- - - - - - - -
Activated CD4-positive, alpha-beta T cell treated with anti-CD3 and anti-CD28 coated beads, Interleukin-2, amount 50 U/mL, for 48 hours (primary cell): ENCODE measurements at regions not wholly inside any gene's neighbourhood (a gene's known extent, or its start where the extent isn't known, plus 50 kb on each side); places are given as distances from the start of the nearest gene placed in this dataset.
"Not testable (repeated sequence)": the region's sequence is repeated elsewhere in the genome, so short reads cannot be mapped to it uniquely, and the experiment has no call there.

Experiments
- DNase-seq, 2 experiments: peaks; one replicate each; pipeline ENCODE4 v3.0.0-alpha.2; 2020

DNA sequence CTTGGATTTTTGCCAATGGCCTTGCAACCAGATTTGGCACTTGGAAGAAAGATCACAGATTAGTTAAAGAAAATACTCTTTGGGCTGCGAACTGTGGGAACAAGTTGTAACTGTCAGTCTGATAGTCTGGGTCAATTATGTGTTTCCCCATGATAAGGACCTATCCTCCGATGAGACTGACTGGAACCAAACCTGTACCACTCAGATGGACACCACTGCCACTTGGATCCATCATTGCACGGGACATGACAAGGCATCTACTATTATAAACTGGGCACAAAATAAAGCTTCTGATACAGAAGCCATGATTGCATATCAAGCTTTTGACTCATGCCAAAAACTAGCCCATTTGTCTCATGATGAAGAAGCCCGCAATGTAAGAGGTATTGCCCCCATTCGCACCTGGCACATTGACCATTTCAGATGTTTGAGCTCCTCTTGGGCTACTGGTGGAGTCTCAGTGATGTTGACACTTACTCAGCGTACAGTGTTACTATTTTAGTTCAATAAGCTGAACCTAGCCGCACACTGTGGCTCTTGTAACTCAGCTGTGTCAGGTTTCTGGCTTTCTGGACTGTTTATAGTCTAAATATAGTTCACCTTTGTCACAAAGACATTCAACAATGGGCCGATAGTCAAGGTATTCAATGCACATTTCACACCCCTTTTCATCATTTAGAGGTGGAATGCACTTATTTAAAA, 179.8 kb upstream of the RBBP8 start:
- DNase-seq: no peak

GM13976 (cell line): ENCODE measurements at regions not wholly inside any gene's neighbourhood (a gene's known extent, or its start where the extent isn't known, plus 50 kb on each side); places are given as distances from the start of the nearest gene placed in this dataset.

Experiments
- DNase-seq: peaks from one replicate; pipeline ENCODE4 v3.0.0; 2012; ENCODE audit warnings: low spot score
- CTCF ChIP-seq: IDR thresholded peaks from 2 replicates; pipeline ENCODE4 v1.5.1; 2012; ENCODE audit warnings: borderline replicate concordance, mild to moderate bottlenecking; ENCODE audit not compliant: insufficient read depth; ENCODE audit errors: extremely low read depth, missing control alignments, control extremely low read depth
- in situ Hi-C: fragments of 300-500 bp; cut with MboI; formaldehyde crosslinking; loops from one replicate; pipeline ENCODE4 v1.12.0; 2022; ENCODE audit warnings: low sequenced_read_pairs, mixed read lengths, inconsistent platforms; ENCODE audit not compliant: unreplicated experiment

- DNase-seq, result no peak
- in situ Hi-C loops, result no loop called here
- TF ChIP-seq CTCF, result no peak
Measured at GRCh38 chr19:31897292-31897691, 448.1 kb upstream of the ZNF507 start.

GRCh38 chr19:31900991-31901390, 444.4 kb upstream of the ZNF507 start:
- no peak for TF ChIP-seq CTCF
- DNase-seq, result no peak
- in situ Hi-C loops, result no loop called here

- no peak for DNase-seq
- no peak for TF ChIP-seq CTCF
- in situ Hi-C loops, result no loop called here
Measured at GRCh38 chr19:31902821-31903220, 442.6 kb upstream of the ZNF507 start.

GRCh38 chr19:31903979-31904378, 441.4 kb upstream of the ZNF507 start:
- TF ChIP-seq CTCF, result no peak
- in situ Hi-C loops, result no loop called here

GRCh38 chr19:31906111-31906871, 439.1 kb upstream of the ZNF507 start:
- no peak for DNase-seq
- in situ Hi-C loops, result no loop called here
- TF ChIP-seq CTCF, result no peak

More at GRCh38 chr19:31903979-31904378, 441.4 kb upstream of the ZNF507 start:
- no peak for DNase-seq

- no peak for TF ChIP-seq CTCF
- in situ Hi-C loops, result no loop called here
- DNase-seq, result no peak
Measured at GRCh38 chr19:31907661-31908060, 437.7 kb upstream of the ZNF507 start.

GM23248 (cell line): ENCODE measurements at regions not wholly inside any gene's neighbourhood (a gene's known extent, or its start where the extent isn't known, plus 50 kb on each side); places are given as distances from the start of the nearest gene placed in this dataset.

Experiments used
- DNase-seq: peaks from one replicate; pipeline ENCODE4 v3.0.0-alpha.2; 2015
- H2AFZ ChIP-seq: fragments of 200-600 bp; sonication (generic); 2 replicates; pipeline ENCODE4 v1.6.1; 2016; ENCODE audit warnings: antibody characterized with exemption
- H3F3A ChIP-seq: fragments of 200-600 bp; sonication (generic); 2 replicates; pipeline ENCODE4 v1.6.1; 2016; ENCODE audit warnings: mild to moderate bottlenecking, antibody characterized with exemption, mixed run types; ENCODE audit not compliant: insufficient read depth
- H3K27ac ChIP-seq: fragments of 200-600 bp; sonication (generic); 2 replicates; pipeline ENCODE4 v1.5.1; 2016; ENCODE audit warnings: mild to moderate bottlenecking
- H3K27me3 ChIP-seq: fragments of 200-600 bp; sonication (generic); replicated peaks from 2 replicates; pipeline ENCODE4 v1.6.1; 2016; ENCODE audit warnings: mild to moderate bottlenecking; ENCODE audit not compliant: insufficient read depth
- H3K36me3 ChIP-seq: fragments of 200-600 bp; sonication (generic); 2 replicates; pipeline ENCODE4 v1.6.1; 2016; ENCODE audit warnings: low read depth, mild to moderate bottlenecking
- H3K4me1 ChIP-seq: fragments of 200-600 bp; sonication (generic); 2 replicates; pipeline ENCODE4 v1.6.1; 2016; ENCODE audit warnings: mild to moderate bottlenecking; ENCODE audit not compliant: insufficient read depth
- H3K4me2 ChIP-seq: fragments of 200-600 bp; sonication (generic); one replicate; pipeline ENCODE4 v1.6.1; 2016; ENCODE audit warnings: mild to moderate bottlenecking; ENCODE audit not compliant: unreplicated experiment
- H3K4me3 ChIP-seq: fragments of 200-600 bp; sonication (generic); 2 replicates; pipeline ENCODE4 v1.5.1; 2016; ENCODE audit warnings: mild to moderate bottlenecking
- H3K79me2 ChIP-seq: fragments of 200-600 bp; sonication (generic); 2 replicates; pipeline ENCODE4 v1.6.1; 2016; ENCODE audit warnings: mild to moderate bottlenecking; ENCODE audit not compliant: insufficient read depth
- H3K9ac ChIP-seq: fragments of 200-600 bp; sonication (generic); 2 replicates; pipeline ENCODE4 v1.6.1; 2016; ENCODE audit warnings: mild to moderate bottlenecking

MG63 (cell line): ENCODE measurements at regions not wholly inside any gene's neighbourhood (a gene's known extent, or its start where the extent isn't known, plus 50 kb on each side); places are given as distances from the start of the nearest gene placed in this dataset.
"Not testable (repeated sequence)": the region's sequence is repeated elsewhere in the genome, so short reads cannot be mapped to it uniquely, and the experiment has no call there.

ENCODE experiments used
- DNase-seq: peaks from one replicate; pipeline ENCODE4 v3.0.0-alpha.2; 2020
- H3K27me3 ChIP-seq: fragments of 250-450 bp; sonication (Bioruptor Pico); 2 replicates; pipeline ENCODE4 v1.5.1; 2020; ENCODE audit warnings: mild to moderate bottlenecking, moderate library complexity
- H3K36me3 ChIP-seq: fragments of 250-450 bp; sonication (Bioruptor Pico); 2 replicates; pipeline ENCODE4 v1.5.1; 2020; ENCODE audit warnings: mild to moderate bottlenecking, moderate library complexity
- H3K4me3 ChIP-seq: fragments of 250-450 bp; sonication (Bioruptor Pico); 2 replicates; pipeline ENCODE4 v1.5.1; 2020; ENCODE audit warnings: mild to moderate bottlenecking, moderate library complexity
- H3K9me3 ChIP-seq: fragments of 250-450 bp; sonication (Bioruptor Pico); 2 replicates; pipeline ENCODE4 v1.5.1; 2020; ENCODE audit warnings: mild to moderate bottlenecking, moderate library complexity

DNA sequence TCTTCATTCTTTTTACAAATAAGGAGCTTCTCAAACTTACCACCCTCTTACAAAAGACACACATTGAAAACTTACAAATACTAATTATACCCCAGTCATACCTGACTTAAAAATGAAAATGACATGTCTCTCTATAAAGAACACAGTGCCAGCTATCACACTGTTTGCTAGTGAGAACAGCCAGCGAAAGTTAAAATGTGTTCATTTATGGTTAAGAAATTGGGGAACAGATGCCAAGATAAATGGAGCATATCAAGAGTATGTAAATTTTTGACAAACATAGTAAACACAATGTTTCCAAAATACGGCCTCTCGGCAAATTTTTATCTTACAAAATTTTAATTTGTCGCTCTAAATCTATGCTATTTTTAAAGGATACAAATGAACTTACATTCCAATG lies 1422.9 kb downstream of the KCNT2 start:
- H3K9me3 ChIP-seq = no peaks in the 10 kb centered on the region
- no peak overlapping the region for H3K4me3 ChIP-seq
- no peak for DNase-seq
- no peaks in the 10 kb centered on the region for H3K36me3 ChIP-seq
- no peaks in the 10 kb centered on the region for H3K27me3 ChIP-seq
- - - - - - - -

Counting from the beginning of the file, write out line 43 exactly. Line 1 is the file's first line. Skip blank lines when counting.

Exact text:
- H3K27me3 ChIP-seq: fragments of 200-600 bp; sonication (generic); replicated peaks from 2 replicates; pipeline ENCODE4 v1.6.1; 2016; ENCODE audit warnings: mild to moderate bottlenecking; ENCODE audit not compliant: insufficient read depth